Monday, 8 February 2010

Steppenwolf by Hermann Hesse

Philosophical novel and cult sixties read, Steppenwolf is about the dichotomy of Harry Haller, a man both lone wolf of the steppes and sophisticated mystic, a ‘suicide’ unable to join the two halves of his personality.

Hesse complained that his book had been violently misunderstood, which was almost certainly a pop at the counterculture’s enthusiasm for the drug taking and frank sexuality in the latter half of the novel to the detriment of its more subtle nuances. At risk of being accused of a misunderstanding myself, here’s a quick dash through some of its boozy references.

Steppenwolf takes the form of a set of notes by Haller, containing A Treatise on the Steppenwolf, a pamphlet he is given in the street, and a preface by the nephew of the lady renting a room to Haller. The nephew, a rather serious young man, takes a liking to Haller, despite his rather dissolute behaviour. A furtive prowl around Haller’s room while he’s out confirms the nephew’s suspicions that he’s a lush:

On the big table among the books and papers there was often a vase of flowers. There, too, a paint box, generally full of dust, reposed among flakes of cigar ash and (to leaving nothing out) sundry bottles of wine. There was a straw-covered bottle usually containing Italian red wine, which he procured from a little shop in the neighbourhood; often, too, a bottle of Burgundy as well as Malaga; and a squat bottle of Cherry brandy was, as I saw, nearly emptied in a very brief space – after which it disappeared in a corner of the room, there to collect the dust without further diminution of its contents.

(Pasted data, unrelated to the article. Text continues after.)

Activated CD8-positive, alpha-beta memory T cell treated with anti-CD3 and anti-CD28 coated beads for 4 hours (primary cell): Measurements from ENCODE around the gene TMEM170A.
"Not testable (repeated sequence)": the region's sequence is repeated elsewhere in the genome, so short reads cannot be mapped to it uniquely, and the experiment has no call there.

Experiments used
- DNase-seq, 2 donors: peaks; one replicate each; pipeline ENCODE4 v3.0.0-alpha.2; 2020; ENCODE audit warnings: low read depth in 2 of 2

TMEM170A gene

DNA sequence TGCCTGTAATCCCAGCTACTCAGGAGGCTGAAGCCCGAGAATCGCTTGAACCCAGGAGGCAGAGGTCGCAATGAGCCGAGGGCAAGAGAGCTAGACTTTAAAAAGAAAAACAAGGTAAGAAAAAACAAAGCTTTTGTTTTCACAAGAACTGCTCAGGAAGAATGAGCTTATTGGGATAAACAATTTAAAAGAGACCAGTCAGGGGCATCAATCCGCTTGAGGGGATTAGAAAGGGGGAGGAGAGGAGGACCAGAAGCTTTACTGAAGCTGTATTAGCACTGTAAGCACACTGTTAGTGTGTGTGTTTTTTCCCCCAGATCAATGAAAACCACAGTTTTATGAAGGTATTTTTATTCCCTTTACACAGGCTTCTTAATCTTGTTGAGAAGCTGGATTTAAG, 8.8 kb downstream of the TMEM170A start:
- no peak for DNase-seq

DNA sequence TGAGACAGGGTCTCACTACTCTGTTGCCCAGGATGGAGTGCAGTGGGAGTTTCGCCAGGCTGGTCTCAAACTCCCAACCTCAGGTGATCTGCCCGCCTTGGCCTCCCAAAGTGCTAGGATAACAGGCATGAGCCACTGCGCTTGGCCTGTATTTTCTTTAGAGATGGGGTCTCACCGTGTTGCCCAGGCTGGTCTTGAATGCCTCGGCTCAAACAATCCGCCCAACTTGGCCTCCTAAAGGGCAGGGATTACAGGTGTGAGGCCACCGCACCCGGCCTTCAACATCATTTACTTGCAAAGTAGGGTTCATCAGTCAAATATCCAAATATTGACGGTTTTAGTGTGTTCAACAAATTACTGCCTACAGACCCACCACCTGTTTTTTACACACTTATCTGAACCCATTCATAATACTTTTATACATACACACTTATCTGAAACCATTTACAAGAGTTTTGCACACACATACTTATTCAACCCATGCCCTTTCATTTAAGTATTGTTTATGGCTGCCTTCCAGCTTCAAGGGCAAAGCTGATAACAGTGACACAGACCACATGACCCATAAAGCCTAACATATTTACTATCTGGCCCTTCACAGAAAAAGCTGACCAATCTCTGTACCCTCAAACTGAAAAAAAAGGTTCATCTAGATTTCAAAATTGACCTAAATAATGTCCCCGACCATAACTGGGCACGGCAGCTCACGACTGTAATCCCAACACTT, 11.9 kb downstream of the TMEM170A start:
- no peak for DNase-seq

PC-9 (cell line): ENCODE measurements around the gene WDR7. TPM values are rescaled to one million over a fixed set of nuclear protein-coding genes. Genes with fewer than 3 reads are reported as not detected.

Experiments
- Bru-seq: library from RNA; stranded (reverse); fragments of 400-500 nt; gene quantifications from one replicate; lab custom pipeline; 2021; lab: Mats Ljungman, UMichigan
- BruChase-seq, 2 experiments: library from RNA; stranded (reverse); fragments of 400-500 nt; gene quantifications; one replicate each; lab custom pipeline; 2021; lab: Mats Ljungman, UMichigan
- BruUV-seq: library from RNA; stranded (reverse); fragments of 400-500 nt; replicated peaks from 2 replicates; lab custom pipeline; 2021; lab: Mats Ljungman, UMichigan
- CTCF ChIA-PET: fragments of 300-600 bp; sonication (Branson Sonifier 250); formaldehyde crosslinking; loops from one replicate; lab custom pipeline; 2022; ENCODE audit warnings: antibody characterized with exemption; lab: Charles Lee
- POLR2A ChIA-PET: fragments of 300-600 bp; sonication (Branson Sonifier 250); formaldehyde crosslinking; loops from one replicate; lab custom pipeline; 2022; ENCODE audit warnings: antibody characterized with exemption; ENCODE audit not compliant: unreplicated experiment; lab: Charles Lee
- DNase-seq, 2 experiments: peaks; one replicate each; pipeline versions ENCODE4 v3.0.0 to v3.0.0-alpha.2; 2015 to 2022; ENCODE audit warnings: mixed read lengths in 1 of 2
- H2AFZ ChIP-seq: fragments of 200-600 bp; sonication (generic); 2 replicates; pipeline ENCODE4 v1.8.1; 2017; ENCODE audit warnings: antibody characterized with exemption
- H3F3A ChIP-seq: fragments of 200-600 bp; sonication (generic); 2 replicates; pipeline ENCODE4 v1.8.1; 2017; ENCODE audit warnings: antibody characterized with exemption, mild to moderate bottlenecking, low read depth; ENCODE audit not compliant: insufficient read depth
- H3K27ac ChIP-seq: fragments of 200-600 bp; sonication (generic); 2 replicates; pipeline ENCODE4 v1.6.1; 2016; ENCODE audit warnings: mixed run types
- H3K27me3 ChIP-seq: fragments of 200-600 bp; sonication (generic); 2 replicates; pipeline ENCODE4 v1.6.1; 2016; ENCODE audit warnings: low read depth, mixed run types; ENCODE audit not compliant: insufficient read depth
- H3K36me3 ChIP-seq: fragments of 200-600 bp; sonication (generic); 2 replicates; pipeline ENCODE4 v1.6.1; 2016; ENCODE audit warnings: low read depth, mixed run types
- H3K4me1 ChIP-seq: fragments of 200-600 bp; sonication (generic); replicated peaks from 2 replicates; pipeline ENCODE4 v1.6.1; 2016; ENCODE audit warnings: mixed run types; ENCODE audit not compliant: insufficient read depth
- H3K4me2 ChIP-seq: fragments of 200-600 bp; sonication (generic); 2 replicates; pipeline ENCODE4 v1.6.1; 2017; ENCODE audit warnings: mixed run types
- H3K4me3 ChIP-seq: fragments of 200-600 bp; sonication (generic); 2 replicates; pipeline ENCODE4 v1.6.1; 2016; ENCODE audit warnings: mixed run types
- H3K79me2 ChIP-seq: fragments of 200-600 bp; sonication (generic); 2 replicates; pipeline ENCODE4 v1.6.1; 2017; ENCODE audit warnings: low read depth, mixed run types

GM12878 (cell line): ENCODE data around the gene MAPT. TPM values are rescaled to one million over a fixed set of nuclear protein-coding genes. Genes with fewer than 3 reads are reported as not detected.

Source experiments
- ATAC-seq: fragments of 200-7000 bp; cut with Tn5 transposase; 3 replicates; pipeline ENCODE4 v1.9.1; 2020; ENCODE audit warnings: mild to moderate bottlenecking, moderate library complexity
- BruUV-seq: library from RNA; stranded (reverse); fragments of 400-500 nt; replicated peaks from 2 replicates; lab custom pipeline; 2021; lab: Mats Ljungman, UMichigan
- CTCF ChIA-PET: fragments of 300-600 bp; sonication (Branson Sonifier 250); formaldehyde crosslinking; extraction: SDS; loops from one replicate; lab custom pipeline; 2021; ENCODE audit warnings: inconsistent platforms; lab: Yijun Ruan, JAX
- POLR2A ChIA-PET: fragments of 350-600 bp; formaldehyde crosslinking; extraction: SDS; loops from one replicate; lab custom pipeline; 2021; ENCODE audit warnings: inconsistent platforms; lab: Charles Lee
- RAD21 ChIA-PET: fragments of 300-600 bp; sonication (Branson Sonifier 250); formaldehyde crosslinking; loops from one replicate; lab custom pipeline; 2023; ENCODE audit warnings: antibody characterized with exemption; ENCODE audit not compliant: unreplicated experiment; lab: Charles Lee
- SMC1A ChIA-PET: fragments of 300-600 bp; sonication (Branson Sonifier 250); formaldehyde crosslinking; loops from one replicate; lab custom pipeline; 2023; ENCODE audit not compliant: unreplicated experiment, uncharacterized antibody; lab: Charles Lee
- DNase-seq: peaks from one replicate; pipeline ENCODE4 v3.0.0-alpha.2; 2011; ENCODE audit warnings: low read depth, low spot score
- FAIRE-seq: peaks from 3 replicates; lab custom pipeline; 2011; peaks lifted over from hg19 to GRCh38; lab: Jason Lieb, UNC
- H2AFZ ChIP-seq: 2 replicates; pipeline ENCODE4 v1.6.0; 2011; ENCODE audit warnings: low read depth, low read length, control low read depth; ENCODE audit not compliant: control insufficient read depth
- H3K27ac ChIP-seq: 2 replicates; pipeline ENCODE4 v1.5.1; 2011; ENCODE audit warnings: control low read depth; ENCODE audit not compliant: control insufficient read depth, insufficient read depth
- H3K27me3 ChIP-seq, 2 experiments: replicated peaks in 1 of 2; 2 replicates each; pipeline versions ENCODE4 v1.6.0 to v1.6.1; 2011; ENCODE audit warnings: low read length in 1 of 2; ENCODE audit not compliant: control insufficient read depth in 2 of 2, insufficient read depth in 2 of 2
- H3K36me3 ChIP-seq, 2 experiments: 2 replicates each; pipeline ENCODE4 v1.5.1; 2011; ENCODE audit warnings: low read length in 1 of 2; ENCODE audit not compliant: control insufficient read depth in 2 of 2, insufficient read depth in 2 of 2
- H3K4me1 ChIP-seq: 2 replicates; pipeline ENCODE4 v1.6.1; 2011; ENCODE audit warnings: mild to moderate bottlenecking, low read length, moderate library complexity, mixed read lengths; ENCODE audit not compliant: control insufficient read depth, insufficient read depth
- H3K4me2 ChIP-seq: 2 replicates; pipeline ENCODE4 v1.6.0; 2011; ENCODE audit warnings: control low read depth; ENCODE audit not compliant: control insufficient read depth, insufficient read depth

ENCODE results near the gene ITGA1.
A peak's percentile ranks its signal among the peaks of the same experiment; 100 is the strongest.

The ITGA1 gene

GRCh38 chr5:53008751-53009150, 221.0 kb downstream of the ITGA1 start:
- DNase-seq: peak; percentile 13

He follows him into a tavern one night and sits with him, an experience that does nothing to change his mind:

We sat there for an hour, and while I drank two glasses of mineral water, he accounted for a pint of red wine and then called for another half.

Mind you, Haller’s own accounts of his nights spent down the pub relate some steady imbibing:

None the less, the quiet of the place was worth something; no crowds, no music; only a few peaceful townsfolk at bare wooden tables (no marble, no enamel, no plush, no brass) and before each his evening glass of good old wine. Perhaps this company of habitués, all of whom I know by sight, were all regular Philistines and had in the Philistine dwellings their dreary altars of the home dedicated to sheepish idols of contentment; perhaps, too, they were solitary fellows who had been sidetracked, quiet, thoughtful topers of bankrupt ideals, lone wolves and poor devils like me... Here I cast anchor, for an hour, or it might be two. With the first sip of Elsasser I realized that I had eaten nothing that day since breakfast.

Wine by the pint cannot be a good idea, especially on an empty stomach. Could this be the real provenance of the illuminated letters on the wall advertising the Magic Theatre. Entrance not for Everybody. For Madmen Only...


  1. Alex here... I enjoyed reading this, considering it hasn't been too long since I read the book myself.

    Despite the scarcity of booze-related scenes, I find it a fitting book for this myself. The last scenes are a wonder to myself, I like the almost 'cliff-hanger' ending of it.

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  3. I must confess far less erudite inspiration for reading the book: I picked it up after listening to Hawkwind's song of the same name. Every page for me resonates to Dave Brock's guitar line and Bob Calvert's refrain: 'Maybe it was only an hallucination, I'm no stranger to this kind of thing'...

    120 Units. Where high and low art can freely mingle!

  4. I found it a surprise when I found a 70's rock band called 'Steppenwolf'. Not bad listening, but don't like they have their finger on the pulse, really.

    As I've read elsewhere, the book is about coming out of depression, and yet from the way it is written, there is not much to wonder at why it is so misunderstood. The highlight for myself is the hedonistic aspect at the end of the book.

  5. Hesse’s thoughts on the nature of a suicide are very interesting – I can agree with the report that the book was written during quite a turbulent part of the author’s life.

    Steppenwolf (the band) are I suppose another example of violent misunderstanding. That said, the song Born to be Wild is rather good. Well, it works in Easy Rider...